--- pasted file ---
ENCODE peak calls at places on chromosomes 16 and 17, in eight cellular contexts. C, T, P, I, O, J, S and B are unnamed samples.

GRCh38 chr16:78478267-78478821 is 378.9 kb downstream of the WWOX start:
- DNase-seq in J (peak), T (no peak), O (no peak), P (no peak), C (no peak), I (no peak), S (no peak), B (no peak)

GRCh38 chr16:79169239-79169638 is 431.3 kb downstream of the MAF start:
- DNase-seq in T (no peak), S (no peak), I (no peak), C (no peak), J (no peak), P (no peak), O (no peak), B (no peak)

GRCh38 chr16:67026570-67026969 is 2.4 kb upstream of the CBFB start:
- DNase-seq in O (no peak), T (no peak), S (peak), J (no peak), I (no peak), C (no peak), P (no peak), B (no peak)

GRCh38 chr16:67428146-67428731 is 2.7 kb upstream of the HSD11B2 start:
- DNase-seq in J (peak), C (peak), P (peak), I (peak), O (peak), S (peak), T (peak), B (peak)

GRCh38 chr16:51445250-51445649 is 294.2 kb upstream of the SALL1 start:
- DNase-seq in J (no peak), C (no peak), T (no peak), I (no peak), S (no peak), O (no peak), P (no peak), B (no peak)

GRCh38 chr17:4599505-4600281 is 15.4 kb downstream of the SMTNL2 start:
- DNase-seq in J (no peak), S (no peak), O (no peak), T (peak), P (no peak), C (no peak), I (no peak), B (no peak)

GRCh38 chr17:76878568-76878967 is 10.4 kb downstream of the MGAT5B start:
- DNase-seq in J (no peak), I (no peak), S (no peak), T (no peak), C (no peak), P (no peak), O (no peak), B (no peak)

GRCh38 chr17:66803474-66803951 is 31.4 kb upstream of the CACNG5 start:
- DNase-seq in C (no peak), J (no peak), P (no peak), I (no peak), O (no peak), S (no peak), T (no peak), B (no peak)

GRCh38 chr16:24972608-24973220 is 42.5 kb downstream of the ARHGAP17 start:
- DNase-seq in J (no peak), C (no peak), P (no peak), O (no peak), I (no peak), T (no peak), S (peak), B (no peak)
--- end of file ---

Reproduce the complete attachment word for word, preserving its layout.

ENCODE peak calls at places on chromosomes 16 and 17, in eight cellular contexts. C, T, P, I, O, J, S and B are unnamed samples.

GRCh38 chr16:78478267-78478821 is 378.9 kb downstream of the WWOX start:
- DNase-seq in J (peak), T (no peak), O (no peak), P (no peak), C (no peak), I (no peak), S (no peak), B (no peak)

GRCh38 chr16:79169239-79169638 is 431.3 kb downstream of the MAF start:
- DNase-seq in T (no peak), S (no peak), I (no peak), C (no peak), J (no peak), P (no peak), O (no peak), B (no peak)

GRCh38 chr16:67026570-67026969 is 2.4 kb upstream of the CBFB start:
- DNase-seq in O (no peak), T (no peak), S (peak), J (no peak), I (no peak), C (no peak), P (no peak), B (no peak)

GRCh38 chr16:67428146-67428731 is 2.7 kb upstream of the HSD11B2 start:
- DNase-seq in J (peak), C (peak), P (peak), I (peak), O (peak), S (peak), T (peak), B (peak)

GRCh38 chr16:51445250-51445649 is 294.2 kb upstream of the SALL1 start:
- DNase-seq in J (no peak), C (no peak), T (no peak), I (no peak), S (no peak), O (no peak), P (no peak), B (no peak)

GRCh38 chr17:4599505-4600281 is 15.4 kb downstream of the SMTNL2 start:
- DNase-seq in J (no peak), S (no peak), O (no peak), T (peak), P (no peak), C (no peak), I (no peak), B (no peak)

GRCh38 chr17:76878568-76878967 is 10.4 kb downstream of the MGAT5B start:
- DNase-seq in J (no peak), I (no peak), S (no peak), T (no peak), C (no peak), P (no peak), O (no peak), B (no peak)

GRCh38 chr17:66803474-66803951 is 31.4 kb upstream of the CACNG5 start:
- DNase-seq in C (no peak), J (no peak), P (no peak), I (no peak), O (no peak), S (no peak), T (no peak), B (no peak)

GRCh38 chr16:24972608-24973220 is 42.5 kb downstream of the ARHGAP17 start:
- DNase-seq in J (no peak), C (no peak), P (no peak), O (no peak), I (no peak), T (no peak), S (peak), B (no peak)